Gibbes Museum of Art
Among Charleston’s countless cultural treasures, the Gibbes Museum of Art stands out as a testament to the region’s rich artistic heritage. With a world-class collection of over 10,000 pieces, it is dedicated to showcasing the power of fine art — as historical documentation, inspiration, healing, and nourishment.
Gibbes Museum of Art is known for its wealth of American art related to Charleston, as well as its support for the city’s bustling contemporary art scene. It is a prestigious institution well worth a visit, whether you’re an art aficionado or you simply want to learn more about Charleston’s storied past.
Continue reading to learn more about this important artistic and cultural institution.
Gibbes Museum originated as the Carolina Art Association in 1858. Now, though, it is housed in a classic Beaux Arts building in Charleston’s historic downtown. Designed by renowned American architect Frank Pierce Milburn thanks to a large donation on the part of James Shoolbred Gibbes — after whom it is now named — the museum is a work of art inside and out.
Over the years, the Gibbes Museum has built up a collection of more than 10,000 pieces strong. In addition to its galleries, the museum houses classrooms, event spaces, artist studios, and a museum store, many due to an extensive renovation of the building from 2014-2016.
The history of the Gibbes Museum is closely intertwined with that of the city itself — it harkens back to the 18th century, when, at one point, Charleston was the 4th largest city in the country and the nation’s wealthiest. Then, as the museum writes on the website, was “the City both muse and subject.”
The diverse collection at the Gibbes ranges from distinguished American art of the 1800s to some of today’s best contemporary works. Featuring paintings, sculptures, bronzes, and decorative arts representing the American South and much more, the art here is special for its strong ties to the region. The permanent collection spans more than four centuries, from the colonial era to now; there’s also a parallel miniature collection with hundreds of works that showcases the very first miniature portraits painted in Charleston, one of the most prestigious such collections in the country.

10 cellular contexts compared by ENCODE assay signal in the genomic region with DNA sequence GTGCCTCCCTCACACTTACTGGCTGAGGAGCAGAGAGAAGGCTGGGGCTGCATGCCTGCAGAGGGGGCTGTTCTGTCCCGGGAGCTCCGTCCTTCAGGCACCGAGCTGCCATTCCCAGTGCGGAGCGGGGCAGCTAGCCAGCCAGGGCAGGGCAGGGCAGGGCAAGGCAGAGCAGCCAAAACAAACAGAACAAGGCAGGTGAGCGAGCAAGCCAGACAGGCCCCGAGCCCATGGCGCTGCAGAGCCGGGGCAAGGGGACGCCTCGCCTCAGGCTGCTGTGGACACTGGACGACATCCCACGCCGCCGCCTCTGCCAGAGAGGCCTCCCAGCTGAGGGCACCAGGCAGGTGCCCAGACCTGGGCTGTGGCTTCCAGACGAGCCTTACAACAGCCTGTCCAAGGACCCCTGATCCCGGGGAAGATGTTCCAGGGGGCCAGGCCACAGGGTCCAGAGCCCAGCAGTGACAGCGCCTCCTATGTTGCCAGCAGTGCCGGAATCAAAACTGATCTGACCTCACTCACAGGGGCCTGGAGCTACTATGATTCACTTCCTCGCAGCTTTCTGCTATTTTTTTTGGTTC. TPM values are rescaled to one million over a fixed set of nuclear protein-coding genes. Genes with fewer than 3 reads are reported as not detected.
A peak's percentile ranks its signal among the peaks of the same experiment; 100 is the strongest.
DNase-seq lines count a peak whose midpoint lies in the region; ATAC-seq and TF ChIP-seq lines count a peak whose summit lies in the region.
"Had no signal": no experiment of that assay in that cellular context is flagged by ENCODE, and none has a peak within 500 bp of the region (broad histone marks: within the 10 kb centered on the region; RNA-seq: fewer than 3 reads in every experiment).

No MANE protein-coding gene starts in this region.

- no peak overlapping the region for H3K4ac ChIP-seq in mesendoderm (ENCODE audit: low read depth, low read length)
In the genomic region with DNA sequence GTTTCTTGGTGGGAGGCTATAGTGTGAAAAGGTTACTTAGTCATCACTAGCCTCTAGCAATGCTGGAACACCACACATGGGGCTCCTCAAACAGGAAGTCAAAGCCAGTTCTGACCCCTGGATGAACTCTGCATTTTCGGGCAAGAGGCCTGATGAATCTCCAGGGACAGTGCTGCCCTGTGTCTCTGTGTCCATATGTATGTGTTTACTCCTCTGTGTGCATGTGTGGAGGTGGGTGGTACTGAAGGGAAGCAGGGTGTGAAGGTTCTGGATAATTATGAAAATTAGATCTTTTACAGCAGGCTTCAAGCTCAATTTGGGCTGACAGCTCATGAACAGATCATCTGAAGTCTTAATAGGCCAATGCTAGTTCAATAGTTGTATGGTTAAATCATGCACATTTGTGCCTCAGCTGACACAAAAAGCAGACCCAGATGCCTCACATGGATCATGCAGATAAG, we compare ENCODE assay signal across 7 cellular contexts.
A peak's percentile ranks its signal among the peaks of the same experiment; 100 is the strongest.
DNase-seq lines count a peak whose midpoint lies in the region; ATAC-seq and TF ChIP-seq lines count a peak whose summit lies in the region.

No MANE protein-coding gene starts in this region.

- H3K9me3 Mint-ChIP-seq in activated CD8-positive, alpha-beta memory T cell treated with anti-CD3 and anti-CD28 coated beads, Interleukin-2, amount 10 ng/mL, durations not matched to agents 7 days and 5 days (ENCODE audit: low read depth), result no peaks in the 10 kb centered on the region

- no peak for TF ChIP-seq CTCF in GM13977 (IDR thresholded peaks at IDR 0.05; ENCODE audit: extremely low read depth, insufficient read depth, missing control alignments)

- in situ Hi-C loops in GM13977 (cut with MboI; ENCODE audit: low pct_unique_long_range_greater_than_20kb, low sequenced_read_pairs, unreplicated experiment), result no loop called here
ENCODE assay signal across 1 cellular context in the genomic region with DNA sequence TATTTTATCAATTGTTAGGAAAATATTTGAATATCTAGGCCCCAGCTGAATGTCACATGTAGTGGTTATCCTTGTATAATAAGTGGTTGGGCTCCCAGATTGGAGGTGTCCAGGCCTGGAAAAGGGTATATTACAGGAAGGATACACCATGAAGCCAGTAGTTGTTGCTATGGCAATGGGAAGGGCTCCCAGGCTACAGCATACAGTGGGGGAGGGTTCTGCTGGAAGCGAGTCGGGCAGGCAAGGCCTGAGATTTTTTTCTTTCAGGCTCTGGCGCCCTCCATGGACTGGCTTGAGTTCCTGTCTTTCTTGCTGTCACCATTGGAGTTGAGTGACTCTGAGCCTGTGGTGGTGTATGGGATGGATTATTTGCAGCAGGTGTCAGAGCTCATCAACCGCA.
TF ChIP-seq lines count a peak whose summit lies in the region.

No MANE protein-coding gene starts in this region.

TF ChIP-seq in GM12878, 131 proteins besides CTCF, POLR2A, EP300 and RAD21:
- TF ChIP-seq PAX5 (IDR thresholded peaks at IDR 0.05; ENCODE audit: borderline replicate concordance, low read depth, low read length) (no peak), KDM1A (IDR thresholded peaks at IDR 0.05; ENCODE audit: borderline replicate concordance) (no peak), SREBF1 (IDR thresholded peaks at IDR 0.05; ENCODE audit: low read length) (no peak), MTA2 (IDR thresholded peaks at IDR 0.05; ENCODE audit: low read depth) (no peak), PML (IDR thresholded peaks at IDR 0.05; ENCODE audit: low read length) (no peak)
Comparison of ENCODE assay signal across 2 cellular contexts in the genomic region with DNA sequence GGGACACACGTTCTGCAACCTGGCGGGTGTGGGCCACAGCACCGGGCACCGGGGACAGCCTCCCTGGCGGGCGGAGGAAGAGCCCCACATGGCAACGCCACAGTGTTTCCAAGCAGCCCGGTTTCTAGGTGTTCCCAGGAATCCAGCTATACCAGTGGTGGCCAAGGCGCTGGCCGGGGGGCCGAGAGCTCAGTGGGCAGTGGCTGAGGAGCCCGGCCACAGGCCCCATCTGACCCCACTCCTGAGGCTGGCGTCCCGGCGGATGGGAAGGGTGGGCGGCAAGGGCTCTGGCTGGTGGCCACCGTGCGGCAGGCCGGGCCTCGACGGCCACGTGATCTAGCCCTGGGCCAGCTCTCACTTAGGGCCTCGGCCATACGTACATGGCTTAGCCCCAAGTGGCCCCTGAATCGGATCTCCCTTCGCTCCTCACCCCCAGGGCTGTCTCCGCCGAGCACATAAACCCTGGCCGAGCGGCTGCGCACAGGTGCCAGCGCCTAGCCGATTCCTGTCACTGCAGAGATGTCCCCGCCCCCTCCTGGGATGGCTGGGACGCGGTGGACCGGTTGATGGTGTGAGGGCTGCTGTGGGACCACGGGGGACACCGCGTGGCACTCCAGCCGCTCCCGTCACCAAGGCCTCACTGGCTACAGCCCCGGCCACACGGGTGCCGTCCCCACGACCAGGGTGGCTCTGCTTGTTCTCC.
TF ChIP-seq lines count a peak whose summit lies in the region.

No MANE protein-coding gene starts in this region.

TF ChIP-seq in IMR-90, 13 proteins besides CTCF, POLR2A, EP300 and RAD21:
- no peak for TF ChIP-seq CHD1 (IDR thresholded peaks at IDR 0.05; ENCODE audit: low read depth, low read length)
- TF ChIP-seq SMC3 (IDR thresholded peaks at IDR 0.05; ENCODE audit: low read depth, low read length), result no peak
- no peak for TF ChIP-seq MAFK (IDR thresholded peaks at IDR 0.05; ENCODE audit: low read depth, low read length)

Some artists represented include Henrietta Johnston, the earliest known artist in the English colonies and the first portraitist in the south; Charles Fraser, a miniature portraitist; Merton Simpson, an American abstract expressionist; and George LaGrange Cook, a photographer.
Just a four minute drive or twelve minute walk away from The Pinch Hotel, the Gibbes Museum of Art is easily accessible to all of our guests. The first floor of the museum, which hosts various events and activities, is free to the public, though you do have to purchase tickets to visit the galleries. You can purchase tickets from the website or at the door, but it is recommended that you do so in advance if you plan to visit on the weekend.
The museum is open from 10 am to 5 pm every day of the week, with the exception of Sundays, when it opens at 1 pm. Check the website for more information about holiday hours.
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